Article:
Eliecer Duarte is passionate about volcanoes, he travels around the world to visit those places and he’s one of the most knowledgeable volcanologists of the country.
He works for the Costa Rican Vulcanological and Seismological Observatory, and he has detailed knowledge about the behavior of the 200 volcanoes in Costa Rica. He claims there are a lot of volcanic structures that haven’t been discovered.
“There are other volcanic structures that remain undiscovered in the territory. They are among us but we would need to undertake a fieldwork in the forest to find them, which is tedious and complicated at the same time” – he says.
In 1987, he designed a map of the active volcanoes in Costa Rica and named some of these natural structures which had remained unidentified until then. The map hasn’t been updated in 30 years.
“We created the map by combining our information with the previous data we found from other expeditions. It was an intensive research work” – he said.
The volcanologist is working on another map with the information collected about other volcanoes.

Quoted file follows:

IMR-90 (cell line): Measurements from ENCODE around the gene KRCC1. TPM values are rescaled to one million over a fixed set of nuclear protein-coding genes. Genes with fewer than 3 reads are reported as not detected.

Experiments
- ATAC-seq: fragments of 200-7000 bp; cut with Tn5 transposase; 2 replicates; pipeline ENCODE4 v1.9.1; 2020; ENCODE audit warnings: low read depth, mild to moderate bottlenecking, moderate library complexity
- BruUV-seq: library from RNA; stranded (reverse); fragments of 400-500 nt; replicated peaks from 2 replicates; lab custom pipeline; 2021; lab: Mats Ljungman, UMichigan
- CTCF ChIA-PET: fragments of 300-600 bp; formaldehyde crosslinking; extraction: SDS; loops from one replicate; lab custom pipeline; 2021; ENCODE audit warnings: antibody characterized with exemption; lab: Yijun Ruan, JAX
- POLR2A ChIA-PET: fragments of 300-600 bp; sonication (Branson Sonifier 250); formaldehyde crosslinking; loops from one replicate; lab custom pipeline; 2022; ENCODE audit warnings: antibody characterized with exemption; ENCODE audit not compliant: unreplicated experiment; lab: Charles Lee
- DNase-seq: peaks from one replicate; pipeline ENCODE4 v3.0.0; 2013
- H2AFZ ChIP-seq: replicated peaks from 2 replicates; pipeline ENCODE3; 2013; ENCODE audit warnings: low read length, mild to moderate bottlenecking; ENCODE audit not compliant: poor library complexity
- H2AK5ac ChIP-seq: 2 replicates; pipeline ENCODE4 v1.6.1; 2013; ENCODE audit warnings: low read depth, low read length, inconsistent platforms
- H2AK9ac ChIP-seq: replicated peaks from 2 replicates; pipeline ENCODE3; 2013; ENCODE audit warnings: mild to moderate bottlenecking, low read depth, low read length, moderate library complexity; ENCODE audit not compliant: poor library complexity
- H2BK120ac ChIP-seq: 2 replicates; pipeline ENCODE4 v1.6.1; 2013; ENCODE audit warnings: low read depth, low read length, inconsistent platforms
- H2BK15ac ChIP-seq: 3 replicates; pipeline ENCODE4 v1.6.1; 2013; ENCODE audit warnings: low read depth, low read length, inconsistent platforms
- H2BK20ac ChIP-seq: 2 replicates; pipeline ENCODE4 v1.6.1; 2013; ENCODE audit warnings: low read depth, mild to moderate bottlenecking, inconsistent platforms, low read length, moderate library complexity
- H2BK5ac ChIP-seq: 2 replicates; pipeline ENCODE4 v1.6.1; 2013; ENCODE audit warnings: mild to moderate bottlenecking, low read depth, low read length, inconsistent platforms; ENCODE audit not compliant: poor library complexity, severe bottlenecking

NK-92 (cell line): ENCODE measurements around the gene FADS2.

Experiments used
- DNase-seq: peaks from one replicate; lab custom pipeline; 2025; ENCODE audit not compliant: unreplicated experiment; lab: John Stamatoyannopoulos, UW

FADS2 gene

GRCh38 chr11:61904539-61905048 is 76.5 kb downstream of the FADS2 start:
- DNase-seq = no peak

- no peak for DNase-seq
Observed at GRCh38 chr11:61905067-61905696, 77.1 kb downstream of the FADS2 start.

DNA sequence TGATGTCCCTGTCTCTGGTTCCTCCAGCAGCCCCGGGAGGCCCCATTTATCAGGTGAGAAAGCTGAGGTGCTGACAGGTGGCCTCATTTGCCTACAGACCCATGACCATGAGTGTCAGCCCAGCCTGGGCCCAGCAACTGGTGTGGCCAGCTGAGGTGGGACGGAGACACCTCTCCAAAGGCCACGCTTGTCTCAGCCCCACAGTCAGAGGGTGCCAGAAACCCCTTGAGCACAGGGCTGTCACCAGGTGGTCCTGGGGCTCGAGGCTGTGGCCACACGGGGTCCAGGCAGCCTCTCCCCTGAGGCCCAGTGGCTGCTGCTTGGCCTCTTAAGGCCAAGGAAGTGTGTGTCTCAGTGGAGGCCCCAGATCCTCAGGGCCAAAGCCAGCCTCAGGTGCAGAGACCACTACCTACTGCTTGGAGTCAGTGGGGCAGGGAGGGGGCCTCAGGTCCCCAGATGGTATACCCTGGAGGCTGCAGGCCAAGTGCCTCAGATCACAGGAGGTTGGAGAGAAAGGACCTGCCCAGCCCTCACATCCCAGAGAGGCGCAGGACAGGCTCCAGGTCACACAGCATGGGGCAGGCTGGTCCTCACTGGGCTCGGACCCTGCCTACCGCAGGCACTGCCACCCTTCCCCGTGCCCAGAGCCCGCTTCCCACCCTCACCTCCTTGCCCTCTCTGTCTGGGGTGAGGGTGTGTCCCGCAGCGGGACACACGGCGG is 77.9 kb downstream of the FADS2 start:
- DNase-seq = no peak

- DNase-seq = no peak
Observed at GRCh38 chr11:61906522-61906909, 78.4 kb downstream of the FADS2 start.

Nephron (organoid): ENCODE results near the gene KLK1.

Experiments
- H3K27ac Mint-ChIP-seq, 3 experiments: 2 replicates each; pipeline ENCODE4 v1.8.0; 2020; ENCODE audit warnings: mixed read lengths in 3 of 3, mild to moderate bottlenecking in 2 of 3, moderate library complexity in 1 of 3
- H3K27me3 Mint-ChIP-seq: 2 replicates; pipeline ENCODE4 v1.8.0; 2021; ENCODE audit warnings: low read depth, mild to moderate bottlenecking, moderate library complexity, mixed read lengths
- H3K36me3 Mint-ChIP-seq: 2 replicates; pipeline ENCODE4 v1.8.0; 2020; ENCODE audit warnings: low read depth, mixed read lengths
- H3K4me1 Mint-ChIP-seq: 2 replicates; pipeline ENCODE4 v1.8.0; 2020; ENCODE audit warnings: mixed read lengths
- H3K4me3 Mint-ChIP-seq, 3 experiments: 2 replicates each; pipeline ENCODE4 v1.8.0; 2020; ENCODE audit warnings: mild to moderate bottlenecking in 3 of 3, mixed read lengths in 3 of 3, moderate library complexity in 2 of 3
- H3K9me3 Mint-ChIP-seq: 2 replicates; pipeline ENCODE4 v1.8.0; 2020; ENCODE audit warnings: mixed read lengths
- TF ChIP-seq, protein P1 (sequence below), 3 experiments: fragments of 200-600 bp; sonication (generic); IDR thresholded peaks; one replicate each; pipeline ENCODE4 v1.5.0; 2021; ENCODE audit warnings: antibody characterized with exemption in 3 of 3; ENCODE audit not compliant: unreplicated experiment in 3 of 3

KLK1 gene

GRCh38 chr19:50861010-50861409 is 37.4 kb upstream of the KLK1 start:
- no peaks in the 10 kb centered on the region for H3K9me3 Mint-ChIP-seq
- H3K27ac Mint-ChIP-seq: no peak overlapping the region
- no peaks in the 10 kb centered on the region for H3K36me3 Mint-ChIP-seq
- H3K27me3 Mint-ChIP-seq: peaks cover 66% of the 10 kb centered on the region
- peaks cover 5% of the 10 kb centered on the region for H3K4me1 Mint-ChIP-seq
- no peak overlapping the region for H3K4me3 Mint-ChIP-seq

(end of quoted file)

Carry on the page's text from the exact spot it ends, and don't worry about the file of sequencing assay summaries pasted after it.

It is calculated that there are around 200 volcanic structures in the country, but the current map only includes 112 of them.
“A lot of pyroclastic cones, scoria, and volcanic cones are still unseen. There are lots of volcanic structures hidden in the Costa Rican rainforests” – he added.
Active volcanoes are the main priority
Local scientists are more focused on the following volcanoes: Turrialba, Poas, Irazu, Rincon de la Vieja and El Arenal. The others are also in activity but they don’t constitute a danger to the population yet.
“There are small structures forming in creeks and thermal springs, while giants like Turrialba and the Arenal are changing the landscape” – the expert explained.
It’s one of the most interesting volcanoes for the scientific community since it was in constant activity for over five decades until 2009. So far, it hasn’t produced more seismic activity again and it’s considered almost a dormant crater now.